An interactive view of Webster University's campus.
New CFO’s tenure begins as Webster looks to combat budget issues
Webster University’s new chief financial officer Ana Karaman is facing a difficult road to prosperity.
In January of 2016, the university announced a budget shortfall of nearly $7 million, necessitating budget cuts during the spring semester. It was the fourth consecutive year of shortfalls for Webster.
Webster President Elizabeth Stroble attributed the financial difficulties to a decline in enrollment at Webster’s satellite campuses, following a five-year trend in which enrollment across graduate and undergraduate programs declined by a total of 23 percent. Ninety-five percent of Webster’s total revenue comes from tuition intake.
On January 15, former chief financial officer Greg Gunderson left the university to become Park University’s president, leaving his position vacant. Former interim Chief Financial OfficerDoug Anderson led the office while a search committee sought a new candidate.
Karaman, who has also worked at the University of Washington Bothell and the University of San Francisco, said she was attracted to Webster’s student culture.
“One of the primary reasons for me for selecting this job was meeting the students who were in the interview process,” Karaman said. “Hearing why they decided to come to Webster, why it met their needs and why they love Webster, in a large degree made the decision for me.”
On Sept. 11, Karaman officially began her new position, which places her in at the helm of Webster’s budgetary and financial struggles.
“The first task is obviously get to know the institution as much as possible, to meet with as many people across the entire institution as there are possible to meet, including obviously students,” Karaman said. “I am here first and foremost for students.”
Karaman said repairing Webster’s money problems will require long-term planning and focusing on the the university’s academic vision.
“That’s one of the challenges, how do we look at delivering in a way which is affordable and accessible?” Karaman said. “My primary goal is to work very closely with Academic Affairs.”
Karaman said financial difficulties are common to all higher education institutions in recent years, both public and private. At her previous institution, the public University of Washington, Karaman said the finances went from 80 percent public funding to 80 percent tuition.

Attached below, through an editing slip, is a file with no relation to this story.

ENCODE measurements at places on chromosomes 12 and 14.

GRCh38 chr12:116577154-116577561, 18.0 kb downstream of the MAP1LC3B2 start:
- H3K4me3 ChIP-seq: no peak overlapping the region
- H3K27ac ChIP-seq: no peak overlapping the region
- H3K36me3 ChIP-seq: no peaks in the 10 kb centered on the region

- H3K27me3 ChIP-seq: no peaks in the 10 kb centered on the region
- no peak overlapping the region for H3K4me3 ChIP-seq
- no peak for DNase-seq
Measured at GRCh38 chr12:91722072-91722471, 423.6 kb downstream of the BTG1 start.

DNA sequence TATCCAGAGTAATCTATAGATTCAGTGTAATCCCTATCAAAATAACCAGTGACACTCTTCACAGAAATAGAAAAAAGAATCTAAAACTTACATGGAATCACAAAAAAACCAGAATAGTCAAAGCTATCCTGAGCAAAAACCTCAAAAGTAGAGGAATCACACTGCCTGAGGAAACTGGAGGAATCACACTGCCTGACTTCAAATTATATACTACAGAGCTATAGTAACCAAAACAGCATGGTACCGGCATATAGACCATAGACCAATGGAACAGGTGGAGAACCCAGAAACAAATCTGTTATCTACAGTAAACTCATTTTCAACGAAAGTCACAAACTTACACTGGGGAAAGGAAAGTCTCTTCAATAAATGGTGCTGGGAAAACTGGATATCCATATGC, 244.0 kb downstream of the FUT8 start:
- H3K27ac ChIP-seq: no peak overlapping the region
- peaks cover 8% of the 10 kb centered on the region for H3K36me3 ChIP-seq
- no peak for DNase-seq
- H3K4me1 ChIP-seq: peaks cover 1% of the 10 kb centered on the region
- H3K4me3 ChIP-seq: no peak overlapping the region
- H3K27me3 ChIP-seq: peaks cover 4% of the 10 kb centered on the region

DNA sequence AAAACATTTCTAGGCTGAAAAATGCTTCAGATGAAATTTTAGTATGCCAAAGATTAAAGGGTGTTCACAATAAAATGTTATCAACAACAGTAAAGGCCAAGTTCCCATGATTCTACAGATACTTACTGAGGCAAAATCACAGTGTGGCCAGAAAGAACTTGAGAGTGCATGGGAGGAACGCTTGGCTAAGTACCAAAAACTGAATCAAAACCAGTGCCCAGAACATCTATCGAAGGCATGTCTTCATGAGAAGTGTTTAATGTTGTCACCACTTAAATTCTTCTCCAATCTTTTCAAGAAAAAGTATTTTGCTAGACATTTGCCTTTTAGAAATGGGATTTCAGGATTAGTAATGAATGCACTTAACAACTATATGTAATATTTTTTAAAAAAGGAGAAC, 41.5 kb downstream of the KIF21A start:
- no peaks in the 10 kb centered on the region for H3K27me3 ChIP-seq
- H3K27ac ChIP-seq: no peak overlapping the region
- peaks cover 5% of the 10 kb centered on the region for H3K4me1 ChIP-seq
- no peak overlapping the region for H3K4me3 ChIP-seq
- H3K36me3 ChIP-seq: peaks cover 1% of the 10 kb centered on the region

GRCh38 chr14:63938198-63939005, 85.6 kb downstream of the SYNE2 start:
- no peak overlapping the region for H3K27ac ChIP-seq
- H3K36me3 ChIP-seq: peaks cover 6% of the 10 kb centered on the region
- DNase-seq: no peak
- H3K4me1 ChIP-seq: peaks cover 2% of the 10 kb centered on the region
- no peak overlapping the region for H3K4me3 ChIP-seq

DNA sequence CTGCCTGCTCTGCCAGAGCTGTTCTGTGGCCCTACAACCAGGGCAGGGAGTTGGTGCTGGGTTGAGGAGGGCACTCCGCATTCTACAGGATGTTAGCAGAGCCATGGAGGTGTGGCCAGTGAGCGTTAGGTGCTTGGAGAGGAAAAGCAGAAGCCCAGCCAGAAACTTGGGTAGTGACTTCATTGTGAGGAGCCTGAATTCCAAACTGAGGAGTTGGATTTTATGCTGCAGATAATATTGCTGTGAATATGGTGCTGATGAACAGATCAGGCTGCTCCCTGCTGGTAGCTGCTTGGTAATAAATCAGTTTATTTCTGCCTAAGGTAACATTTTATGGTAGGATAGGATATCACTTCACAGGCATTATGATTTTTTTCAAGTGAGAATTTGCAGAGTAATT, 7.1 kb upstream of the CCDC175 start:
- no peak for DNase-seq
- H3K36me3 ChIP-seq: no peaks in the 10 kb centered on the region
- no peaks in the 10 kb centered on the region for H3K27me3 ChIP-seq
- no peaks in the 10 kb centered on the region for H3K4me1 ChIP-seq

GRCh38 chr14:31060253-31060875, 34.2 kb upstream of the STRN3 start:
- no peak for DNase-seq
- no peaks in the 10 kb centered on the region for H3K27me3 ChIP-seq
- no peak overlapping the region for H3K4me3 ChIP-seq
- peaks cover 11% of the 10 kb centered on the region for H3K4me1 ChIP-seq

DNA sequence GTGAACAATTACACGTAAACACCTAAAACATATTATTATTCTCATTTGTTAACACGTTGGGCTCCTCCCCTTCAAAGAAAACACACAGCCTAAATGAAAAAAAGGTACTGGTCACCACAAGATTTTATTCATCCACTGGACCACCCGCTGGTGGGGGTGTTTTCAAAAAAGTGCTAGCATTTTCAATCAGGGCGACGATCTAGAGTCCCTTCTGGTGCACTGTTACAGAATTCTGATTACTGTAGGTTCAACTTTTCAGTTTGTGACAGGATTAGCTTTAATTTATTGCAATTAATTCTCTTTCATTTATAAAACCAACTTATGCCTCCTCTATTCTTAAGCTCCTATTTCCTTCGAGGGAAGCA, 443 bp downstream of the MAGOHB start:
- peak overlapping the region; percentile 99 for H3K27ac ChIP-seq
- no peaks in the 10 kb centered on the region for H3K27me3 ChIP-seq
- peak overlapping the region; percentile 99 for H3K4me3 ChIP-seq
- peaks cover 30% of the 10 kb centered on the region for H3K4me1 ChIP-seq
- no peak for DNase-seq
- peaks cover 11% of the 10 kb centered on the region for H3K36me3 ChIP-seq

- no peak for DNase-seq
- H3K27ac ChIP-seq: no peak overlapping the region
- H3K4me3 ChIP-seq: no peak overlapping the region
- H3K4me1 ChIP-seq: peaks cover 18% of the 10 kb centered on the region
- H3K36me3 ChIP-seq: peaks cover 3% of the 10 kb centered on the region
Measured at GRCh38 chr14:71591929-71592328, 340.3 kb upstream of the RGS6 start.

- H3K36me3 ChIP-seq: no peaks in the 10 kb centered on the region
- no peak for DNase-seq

Across the board, student debt is also rising, along with default rates. Proposals to address the issue generally aim at providing free tuition at public colleges and universities, something that could leave private institutions like Webster in the cold.
Despite the trend, Karaman sees a future for private education and the unique experience that Webster offers.
“I know that President Stroble is working on increasing the endowment, and one of the reasons to have a healthy endowment is to provide student scholarships,” Karaman said. “Also looking at academic innovation, how we can offer certain types of educational experiences – not necessarily degree-producing experiences, but they will enhance our offerings and also help us to bring more revenues in.”
Karaman said when Russia began to allow private industry during the collapse of the Soviet Union, the educational sector was one of the first to privatize.
“My view obviously is biased, coming from the Soviet Union,” Karaman said. “In the Soviet Union, all state education was dictated by the government. But even in a free society, there is something to be said about private non-profit, when you don’t have ties with the state and with the government.”
Despite low enrollment at some of Webster’s international campuses, Karaman believes they can still be an asset.
“There is definitely something that is unique to Webster,” Karaman said. “There is no other institution as global as Webster.”
Webster’s faculty assembly previously raised concerns about financial decisions, such as the large bonuses given to administration officials and the different rates at which salaries have been raised for faculty and staff.
Karaman said these decisions are largely the territory of the Board of Trustees, but they are likely based on Webster’s financial status.
“There’s always less resources than there are needs,” Karaman said. “I think financial literacy and financial education is a big factor. There should be no black box about finances. When something goes in the black box, you shake it and something comes out of it, but no one knows what happens inside. So there should be absolute transparency about what happens inside and why we’re making certain investments and why funds are allocated to certain areas.”